South Africa: Testing for salmonella source

Investigations are underway into whether related sources of contamination are responsible for a spike in Salmonella cases over the past few weeks in eThekwini Metropolitan Municipality (includes the city of Durban), KwaZulu-Natal province. Read more

Advice for travellers: Salmonella is bacteria typically found is food, such as poultry, that causes diarrhoea, fever, and abdominal cramps between 12 and 72 hours after infection. Illness usually lasts 4 to 7 days, and most people recover without treatment, although diarrhoea may be so severe as to require hospital treatment. Young children and the elderly are at highest risk of severe illness. As there is no vaccine to prevent salmonellosis, it is best to avoid raw or undercooked eggs, poultry, or meat. Read more.

Taiwan: Indigenous dengue count now 176

More than 175 locally acquired dengue fever cases have been reported this year, with highest numbers in Taichung (107 cases), followed by New Taipei (43), Kaohsiung (12), Changhua County (8) and Taipei and Chiayi County (2). Notifications of new cases peaked in late August and have been declining since. Read more

Vietnam: Da Nang’s dengue hike

One hospital in the popular coastal city of Da Nang has been unable to cope with the rising numbers of dengue fever patients seeking treatment – more than 1,100 since the beginning of October. According to a local news article (computer translated), it has been necessary ‘to arrange additional beds in the corridors of the hospital in order to resolve the overload of patients’.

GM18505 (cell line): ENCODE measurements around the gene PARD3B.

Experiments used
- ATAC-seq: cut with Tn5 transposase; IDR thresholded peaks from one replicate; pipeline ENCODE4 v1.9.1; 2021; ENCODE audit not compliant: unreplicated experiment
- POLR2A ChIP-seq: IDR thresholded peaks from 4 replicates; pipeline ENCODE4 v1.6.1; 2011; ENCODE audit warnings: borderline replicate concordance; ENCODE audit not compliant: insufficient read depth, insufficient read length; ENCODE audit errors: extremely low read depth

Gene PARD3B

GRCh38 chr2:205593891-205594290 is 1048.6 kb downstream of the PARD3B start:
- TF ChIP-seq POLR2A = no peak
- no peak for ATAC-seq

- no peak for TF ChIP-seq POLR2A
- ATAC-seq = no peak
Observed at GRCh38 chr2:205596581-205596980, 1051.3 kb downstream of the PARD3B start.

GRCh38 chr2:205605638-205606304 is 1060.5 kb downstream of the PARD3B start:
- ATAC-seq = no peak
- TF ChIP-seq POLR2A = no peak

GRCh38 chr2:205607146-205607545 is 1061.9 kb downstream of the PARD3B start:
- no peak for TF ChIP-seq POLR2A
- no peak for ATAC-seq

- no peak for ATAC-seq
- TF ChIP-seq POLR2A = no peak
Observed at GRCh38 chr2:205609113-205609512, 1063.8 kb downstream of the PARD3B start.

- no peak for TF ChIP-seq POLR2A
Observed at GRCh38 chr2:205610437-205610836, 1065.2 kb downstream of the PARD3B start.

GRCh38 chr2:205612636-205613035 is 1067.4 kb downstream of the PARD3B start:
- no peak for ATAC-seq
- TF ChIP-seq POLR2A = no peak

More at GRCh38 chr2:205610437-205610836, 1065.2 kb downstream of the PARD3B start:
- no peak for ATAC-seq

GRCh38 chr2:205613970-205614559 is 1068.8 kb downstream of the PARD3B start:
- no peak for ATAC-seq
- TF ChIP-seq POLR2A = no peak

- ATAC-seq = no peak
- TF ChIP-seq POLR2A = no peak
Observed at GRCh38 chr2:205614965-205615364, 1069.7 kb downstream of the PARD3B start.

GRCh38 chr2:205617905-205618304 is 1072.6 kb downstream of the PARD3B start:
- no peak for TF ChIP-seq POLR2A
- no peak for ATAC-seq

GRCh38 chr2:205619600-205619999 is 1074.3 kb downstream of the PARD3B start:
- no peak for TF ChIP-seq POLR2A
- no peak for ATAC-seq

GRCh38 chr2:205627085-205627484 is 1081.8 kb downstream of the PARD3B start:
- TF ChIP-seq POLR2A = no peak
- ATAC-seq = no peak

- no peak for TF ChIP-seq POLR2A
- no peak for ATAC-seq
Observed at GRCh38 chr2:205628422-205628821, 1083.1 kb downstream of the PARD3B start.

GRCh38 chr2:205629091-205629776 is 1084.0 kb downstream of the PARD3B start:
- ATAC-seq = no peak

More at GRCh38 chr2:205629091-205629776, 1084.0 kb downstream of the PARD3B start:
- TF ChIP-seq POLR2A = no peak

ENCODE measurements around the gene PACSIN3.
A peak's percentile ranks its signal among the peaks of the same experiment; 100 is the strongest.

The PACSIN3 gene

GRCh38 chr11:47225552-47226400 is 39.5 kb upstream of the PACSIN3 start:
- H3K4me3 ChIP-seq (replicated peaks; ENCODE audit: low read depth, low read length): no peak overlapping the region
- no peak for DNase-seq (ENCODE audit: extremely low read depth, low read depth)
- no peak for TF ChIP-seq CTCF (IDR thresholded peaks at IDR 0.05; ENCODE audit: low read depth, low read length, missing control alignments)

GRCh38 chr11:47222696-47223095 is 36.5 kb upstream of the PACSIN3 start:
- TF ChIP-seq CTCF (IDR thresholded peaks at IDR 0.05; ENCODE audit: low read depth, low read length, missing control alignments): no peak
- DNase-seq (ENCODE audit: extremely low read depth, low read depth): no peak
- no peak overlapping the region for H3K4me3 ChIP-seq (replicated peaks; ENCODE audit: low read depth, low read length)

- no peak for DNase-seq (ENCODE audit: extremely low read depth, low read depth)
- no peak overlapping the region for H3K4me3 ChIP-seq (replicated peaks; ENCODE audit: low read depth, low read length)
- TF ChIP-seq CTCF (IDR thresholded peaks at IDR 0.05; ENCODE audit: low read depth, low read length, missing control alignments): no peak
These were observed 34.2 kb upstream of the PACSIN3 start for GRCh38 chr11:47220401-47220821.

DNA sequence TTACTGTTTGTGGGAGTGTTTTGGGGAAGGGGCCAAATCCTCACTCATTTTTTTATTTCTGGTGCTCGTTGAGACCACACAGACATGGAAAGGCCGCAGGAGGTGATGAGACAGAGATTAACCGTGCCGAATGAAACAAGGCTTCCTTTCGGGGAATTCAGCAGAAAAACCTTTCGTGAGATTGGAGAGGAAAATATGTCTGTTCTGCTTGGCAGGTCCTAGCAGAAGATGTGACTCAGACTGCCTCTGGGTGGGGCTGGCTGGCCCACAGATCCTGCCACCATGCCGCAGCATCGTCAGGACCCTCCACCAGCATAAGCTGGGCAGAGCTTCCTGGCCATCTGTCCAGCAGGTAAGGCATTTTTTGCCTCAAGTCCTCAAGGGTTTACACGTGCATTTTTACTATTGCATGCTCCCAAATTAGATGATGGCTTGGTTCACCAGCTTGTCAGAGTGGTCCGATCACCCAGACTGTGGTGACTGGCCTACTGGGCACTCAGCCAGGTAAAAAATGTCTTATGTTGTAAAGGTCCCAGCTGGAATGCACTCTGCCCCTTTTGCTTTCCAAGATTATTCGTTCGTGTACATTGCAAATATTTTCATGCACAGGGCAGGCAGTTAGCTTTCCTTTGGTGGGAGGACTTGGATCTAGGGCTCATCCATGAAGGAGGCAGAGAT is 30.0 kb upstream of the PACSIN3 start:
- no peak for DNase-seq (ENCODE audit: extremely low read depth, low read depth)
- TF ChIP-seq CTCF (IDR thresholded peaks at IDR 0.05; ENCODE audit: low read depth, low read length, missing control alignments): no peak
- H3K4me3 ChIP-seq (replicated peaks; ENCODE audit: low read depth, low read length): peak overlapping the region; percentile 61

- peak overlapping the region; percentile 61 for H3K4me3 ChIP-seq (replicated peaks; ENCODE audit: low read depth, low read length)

Zimbabwe: Cholera and typhoid cases continue

While new cholera cases persist in the capital Harare, numbers are reducing (as is also the case with the concurrent outbreak of typhoid). In the most recent reporting week, a further 82 cases took the total for the outbreak that began just under three months ago to 10,141 with 55 deaths. Read the UNICEF report with details of cholera outbreaks in Eastern and Southern Africa. 

Advice for travellers: Typhoid is endemic in many developing regions, although it generally presents a low risk for short-stay travellers staying in western-style accommodation. Vaccination against typhoid fever is itinerary specific, but is usually recommended for those staying or travelling extensively in rural areas, as well as for adventurous eaters and for travel to areas reporting drug-resistant typhoid. All travellers visiting endemic areas should follow safe food and water guidelines, and adopt strict personal hygiene practices.